In the great schism that is the 2016 election year, bi-partisan participation may seem like a thing of the past, but believe it or not, it is not quite dead just yet.
A letter sent by Congressmen Ted Lieu (D-Calif.) and Will Hurd (R-Texas) this week not only praised Deputy Director for Health Information Privacy Deven McGraw, at the Department of Health and Human Services Office for Civil Rights (OCR) for her announcement that the OCR will be providing guidance and establishing protocol for ransomware victims in the healthcare industry, but to also provide some guidance of their own. The two men have devised a strategy that will help the OCR develop the resources needed by the provider organizations, in order to implement the protocol.
A main focus of the bi-partisan letter revolved around patients impacted by the breach; specifically, parameters for notification. Lieu and Hurd state that it is not necessary in every case, due to the fact that ransomware attacks do not generally compromise patient privacy. The main issue, instead, tends to be the patient accessibility, or lack thereof. The virus is detrimental to this industry because it prohibits patients from accessing either electronic records or, worse, medical services, until functionality is restored. Therefore, patient notification must be “without unreasonable delay following the discovery of a breach, and, if applicable, to restore the reasonable integrity of the system[s] compromised.”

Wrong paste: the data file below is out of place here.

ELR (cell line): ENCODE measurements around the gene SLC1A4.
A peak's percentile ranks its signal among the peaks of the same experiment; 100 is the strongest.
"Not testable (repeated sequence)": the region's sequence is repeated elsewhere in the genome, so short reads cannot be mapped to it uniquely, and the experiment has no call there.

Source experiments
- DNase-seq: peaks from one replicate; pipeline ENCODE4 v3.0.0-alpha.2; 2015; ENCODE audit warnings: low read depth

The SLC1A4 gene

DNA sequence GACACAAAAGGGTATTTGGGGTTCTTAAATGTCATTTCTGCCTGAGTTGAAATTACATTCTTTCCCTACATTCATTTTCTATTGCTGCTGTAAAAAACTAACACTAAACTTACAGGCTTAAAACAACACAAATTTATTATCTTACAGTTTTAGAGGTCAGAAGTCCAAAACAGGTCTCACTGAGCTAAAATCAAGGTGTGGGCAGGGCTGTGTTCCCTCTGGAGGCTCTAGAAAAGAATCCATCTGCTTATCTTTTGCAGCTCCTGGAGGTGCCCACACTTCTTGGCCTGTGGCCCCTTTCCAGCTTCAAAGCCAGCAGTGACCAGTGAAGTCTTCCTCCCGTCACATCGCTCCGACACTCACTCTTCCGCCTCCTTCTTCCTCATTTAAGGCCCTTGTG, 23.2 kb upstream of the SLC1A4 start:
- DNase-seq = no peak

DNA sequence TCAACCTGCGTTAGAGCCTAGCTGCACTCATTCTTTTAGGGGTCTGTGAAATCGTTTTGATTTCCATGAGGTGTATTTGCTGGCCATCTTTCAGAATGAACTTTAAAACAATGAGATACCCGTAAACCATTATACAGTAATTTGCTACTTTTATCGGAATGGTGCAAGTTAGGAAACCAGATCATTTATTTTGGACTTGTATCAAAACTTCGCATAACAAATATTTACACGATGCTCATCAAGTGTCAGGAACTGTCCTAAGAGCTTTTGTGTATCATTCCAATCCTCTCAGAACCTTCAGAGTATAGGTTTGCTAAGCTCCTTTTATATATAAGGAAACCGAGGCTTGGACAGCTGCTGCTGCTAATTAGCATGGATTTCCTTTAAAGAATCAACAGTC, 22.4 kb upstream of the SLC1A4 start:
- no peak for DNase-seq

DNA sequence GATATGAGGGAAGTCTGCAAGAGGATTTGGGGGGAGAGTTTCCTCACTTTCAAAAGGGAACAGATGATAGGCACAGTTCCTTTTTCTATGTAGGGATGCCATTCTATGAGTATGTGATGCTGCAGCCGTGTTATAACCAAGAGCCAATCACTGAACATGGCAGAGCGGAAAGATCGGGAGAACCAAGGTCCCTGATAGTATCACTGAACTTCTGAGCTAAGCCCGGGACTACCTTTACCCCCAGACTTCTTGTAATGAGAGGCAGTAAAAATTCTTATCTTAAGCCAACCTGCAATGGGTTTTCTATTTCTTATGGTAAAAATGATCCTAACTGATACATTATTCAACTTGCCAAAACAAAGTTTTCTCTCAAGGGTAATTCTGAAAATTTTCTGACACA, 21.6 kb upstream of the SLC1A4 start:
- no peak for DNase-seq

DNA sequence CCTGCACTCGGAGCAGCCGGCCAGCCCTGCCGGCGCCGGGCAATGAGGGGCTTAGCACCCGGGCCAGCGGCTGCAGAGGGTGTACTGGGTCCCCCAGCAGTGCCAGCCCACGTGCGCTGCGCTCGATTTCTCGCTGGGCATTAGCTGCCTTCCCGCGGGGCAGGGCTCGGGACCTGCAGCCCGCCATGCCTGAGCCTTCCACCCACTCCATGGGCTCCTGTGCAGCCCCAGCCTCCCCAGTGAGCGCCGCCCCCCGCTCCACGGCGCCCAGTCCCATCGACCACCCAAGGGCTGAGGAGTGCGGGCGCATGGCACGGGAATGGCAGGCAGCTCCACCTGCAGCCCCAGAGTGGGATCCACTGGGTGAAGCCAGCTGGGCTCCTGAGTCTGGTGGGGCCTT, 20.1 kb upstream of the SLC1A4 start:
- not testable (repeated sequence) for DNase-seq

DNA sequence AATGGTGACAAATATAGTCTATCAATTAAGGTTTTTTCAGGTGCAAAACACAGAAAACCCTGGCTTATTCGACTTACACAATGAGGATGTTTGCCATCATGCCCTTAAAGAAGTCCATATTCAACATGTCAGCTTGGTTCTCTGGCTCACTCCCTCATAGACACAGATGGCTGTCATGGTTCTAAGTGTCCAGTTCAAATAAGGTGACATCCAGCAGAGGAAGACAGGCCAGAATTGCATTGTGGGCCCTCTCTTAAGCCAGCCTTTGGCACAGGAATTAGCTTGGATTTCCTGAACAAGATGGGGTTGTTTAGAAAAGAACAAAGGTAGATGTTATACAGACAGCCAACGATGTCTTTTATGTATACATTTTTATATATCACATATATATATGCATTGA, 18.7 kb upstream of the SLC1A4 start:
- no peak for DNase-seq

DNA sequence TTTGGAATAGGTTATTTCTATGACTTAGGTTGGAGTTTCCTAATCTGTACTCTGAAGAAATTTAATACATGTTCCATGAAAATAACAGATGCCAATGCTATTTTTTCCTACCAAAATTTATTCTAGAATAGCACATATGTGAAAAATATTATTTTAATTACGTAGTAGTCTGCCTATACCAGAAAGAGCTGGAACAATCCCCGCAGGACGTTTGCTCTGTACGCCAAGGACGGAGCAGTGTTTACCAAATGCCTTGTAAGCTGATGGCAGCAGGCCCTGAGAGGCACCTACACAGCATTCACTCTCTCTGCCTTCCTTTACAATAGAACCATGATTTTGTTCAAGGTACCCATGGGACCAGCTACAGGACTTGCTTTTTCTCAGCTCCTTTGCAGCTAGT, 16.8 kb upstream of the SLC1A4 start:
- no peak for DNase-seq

Lieu, no stranger to the impact of rising of ransomware attacks on the healthcare industry, proposed the creation of a bill this March, which would require victimized providers to alert their patients of the ransomware attack. In the letter, the two men extend this idea by recommending to the OCR a requirement in which the victimized providers must alert the government, as well, by reporting breaches to the healthcare-based information sharing and analysis organizations (ISAOs) and to the private sector. Continued transparency will assist legal entities in learning more about the attackers, resulting in fewer attacks.
This flutter of governmental activity comes in the wake of increasing attacks this year on the healthcare entities. Case in point, 10 million confidential records, pinched from only four sources (three hospitals and one health insurance database) are currently being sold on the dark web after a hacker put them up for bid this week. The threat is real, and it is good that the government has started to not only recognize that, but to also take steps to fix it.